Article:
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Sat, Oct 20, 2007

FAA Says It Exceeded Target For ATC Staffing In FY2007

Claims More Than 1,800 Controllers Hired

The Federal Aviation Administration (FAA) announced Friday the agency exceeded its air traffic controller staffing targets for the fiscal year that ended on September 30, by hiring more than 1,800 controllers during the year. That tops the 2006 year-end total by 256 controllers; As a result, the agency now employs 14,874 controllers.

"We’re getting a lot of enthusiastic new recruits who are interested in becoming air traffic controllers," said Acting Administrator Bobby Sturgell. "Controller hiring, training and staffing is a major priority and we are on track to meet future traffic needs."

The FAA will hire and train more than 15,000 controllers over the next decade to replace controllers who are expected to retire, those who are promoted, and those who leave for other reasons. The agency’s detailed controller workforce plan maps out projected retirement numbers through 2016 and target numbers for the end of each fiscal year.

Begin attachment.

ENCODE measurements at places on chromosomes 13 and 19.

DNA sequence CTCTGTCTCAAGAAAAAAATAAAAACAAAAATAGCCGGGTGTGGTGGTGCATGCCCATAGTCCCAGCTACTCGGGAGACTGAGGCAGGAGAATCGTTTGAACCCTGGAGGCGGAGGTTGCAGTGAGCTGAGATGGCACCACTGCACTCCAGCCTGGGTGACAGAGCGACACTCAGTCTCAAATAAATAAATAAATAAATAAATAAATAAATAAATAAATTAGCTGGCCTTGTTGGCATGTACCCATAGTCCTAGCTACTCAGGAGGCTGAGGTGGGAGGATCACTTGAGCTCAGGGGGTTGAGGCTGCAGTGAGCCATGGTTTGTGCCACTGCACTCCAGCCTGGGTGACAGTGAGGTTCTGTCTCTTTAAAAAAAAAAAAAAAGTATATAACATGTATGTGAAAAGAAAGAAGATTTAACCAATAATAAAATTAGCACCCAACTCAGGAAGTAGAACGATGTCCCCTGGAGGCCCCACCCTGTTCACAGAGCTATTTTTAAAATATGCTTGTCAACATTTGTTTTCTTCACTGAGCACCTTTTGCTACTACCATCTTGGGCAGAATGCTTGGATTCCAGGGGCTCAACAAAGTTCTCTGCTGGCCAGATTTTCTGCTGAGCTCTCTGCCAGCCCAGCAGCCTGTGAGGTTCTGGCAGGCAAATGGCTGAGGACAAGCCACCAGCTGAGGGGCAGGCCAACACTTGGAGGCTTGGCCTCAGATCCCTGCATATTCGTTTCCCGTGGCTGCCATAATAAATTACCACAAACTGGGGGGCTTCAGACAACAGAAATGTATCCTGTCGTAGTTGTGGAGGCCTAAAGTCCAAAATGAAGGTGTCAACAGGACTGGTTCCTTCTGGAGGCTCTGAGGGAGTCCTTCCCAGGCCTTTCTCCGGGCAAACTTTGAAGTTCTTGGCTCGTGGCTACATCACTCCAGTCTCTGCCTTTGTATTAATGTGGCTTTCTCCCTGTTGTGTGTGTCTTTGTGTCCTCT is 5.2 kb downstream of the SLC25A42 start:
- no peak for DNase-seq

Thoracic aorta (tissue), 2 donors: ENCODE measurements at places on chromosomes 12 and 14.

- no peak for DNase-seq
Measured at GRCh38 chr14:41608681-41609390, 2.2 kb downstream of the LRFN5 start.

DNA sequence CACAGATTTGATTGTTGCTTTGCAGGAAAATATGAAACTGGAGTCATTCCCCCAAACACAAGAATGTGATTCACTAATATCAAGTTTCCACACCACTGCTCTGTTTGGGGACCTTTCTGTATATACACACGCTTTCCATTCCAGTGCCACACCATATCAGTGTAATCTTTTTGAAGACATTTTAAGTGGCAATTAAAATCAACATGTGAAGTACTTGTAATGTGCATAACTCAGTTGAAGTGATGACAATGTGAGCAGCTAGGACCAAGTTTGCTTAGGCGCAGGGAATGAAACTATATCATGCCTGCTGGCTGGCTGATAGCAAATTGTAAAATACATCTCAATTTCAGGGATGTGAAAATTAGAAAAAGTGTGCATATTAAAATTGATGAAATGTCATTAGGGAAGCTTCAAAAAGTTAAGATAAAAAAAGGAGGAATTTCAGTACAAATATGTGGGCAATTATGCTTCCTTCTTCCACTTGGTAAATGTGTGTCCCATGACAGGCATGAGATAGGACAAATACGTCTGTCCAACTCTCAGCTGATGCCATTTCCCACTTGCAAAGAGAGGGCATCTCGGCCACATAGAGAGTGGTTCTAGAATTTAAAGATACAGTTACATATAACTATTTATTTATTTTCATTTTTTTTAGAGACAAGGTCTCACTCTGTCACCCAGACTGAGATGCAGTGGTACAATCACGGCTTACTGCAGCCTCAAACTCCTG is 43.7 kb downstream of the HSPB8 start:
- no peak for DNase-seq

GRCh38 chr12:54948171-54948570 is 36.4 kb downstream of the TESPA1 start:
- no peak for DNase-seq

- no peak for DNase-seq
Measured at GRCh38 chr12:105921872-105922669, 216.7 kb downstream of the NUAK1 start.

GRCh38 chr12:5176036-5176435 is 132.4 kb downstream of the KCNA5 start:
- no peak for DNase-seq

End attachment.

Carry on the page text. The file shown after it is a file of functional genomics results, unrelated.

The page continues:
FY2007 was the peak year for controllers who were hired in the early 1980s to become eligible for retirement for the first time. During the year, 828 controllers retired, and the agency expects retirements to continue to increase every year through 2012. The controller workforce plan calls for a steady increase in the total number of air traffic controllers through 2016 for a total of more than 16,000 controllers.

During fiscal year 2007, the FAA hired 1,815 new controllers. They included people with prior FAA or Department of Defense air traffic control experience, students who successfully completed a program of study as part of the FAA’s collegiate training initiative, and qualified applicants recruited through job announcements.

The FAA says a controller hired in 2007 will make an average of nearly $50,000 in cash compensation -- including base salary, locality and premiums -- by the end of their first year. By the end of the fifth year, average compensation is $94,000. The FAA also pays new hires while they are in training, as well as for training costs.

FMI: www.faa.gov

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